Weiss: the critical thing in White Flint is height, not so much the FAR. It’s the heights that are the problem. Goldberg: we also agreed with the developer that the 1.5 FAR section [the buffer] would also be residential. I just want the record to show that. Hanson: the record may show that, but we may not agree with you. Goldberg: our agreement was predicated on the fact that we don’t want any commercial development in that small piece of property. Robinson: the CR zone permits 100% residential. Hanson: I want to think about that. Weiss: we’ll bring you the patterns. We’ll add language to underscore some of the points which are not 100% apparent.  Kitchens: we want to be sure that the western sides are higher and the eastern sides are lower, so that we don’t end up with massive walls of buildings.

Weiss: so we’re going to make these few corrections, but we’re going to keep the building heights slightly higher at the northern end, and everything else at the lower end, but suppress the heights on the east side. We’ll bring this back to you with the zoning map. Presley: so agreement. Hanson: consensus.

The Board then turned to building heights at the Mid-Pike Plaza area on the northwest corner of the plan. Apparently this was the same type of issue as the Board had just discussed, involving heights of buildings permitted across a large development parcel.

Federal Realty Investment Trust, which develops this site, had had meetings with the Planning Staff, in which the Urban Design planning staff proposed that the heights on the property gradually decline from 300′ on the Pike to 200′ on the western side, with approximately 250′ in the middle section, rather than just abruptly shift from 300′ to 200′ at a line in the center of the parcle. Federal Realty apparently agreed to the suggestion. The map presented to the Board last Thursday morning, however, didn’t include the gradual reduction. Evan Goldman, a Vice-President with Federal Realty [and a co-chair of Friends of White Flint], sent the Board an e-mail pointing out the discrepancy.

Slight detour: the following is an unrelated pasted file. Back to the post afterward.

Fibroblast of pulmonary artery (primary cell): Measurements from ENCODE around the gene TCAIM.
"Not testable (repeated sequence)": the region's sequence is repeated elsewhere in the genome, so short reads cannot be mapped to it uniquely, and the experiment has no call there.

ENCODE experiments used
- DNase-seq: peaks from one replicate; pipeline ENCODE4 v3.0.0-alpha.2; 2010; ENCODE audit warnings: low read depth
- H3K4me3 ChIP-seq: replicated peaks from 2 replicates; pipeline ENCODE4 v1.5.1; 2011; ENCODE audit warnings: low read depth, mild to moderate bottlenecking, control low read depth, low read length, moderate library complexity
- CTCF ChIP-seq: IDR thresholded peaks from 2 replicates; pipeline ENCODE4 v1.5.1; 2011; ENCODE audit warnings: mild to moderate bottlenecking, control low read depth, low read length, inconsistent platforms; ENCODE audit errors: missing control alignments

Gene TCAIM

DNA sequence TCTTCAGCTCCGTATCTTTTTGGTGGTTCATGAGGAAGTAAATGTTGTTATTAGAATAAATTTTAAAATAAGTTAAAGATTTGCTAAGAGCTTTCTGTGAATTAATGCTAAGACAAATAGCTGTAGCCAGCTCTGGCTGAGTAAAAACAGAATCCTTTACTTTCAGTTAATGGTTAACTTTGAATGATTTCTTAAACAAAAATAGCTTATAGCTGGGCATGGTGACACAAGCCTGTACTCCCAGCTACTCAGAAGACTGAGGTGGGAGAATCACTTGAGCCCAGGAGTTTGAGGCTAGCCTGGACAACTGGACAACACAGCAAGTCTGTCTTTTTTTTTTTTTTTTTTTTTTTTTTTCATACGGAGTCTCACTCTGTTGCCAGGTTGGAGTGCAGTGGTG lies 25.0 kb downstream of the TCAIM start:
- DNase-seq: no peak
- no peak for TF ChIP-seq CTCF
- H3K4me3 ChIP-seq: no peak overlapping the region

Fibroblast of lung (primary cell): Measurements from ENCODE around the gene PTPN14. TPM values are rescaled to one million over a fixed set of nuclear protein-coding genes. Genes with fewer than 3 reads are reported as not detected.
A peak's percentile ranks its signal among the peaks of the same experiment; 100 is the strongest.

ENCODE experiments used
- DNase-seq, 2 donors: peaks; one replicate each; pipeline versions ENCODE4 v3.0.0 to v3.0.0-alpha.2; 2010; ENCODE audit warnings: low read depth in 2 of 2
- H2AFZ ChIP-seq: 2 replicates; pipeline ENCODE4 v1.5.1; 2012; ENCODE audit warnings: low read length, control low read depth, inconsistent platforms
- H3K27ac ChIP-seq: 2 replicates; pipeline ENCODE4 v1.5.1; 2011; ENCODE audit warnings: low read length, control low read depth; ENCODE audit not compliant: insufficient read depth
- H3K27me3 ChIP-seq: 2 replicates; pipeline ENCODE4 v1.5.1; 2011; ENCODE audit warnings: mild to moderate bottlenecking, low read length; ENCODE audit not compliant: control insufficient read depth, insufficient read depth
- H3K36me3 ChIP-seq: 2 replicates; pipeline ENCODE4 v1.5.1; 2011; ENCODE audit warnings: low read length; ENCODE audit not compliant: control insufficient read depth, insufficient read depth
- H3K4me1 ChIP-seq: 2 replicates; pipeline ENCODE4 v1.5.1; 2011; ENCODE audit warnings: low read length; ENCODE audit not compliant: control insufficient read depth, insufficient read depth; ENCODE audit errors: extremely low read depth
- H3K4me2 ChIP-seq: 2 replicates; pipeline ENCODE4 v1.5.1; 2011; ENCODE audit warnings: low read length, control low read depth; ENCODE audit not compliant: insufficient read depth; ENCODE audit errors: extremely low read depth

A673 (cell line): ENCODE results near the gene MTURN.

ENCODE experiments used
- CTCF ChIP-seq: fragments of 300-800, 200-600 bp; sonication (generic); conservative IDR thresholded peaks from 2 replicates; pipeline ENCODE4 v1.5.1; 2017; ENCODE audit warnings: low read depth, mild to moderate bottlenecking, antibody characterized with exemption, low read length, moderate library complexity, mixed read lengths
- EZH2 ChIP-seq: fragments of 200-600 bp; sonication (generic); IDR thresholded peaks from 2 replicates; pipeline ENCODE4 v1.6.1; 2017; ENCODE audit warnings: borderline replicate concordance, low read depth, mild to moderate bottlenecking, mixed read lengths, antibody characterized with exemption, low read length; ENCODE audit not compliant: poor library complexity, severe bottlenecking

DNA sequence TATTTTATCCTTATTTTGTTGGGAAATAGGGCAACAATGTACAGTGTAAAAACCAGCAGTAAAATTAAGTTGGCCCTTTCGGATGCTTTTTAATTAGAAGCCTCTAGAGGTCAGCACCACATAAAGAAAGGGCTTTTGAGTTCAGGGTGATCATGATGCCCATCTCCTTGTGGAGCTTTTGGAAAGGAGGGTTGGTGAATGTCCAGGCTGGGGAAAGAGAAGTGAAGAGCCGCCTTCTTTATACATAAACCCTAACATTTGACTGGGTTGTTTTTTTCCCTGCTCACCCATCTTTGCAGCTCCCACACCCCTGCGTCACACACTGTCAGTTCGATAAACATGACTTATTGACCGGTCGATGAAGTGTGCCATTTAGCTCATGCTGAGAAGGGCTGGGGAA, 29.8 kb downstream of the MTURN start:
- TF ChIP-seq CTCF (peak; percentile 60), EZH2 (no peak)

Weiss: we got an e-mail sent at 2PM this afternoon with an issue on height with Federal Realty at Mid-Pike Plaza. Nkosi Yearwood, White Flint Planner: we met with Federal Realty and explored recommendation to the Board, so height could go up to 250′ with the same FAR. That’s what Mr. Goldman is referencing. I wouldn’t use the phrase “general consensus.” I don’t think we agreed to anything. [Note: the Planning Staff is divided into different sections, and the sections don’t always agree on matters.] Presley: how does this affect the Plan? Yearwood: we didn’t come to a conclusion to recommend to the Board. We’ll continue to provide a recommendation. 200′ for most of the property, but 300′ at some points. Robinson: the Pike side next to the 300′ zone is probably all right, but I don’t know about the western side.

Hanson: I don’t see what the problem is. If we’ve got something that ranges from 200′-300′ and they want to build something in the middle that’s 250′, why not? Cmsnr Alfandre: in all fairness, they don’t have anybody here, like the other guys [Mall] did. I think they probably have an answer for it. Hanson: the only thing I want to do with this is that someday this all has to end. I’m inclined to leave the Plan as we approved it this morning. If we have an opportunity to rethink it when we’re conscious [the reference is to the fact that this was going on fourteen hours into the hearing], then we can. We’ll talk about it when we deal with the zoning. We’ll adjust it if we need to.

This is the beginning of the end game for the White Flint Sector Plan. The Board is moving swiftly on major decisions, and given the huge scope of the plan and the myriad details, there are many of these types of issues to be worked out. What is interesting here is that some of these questions involve mis-communications, not only between stakeholders and the Board, but also between Planning Staff components.

Barnaby Zall

Barnaby Zall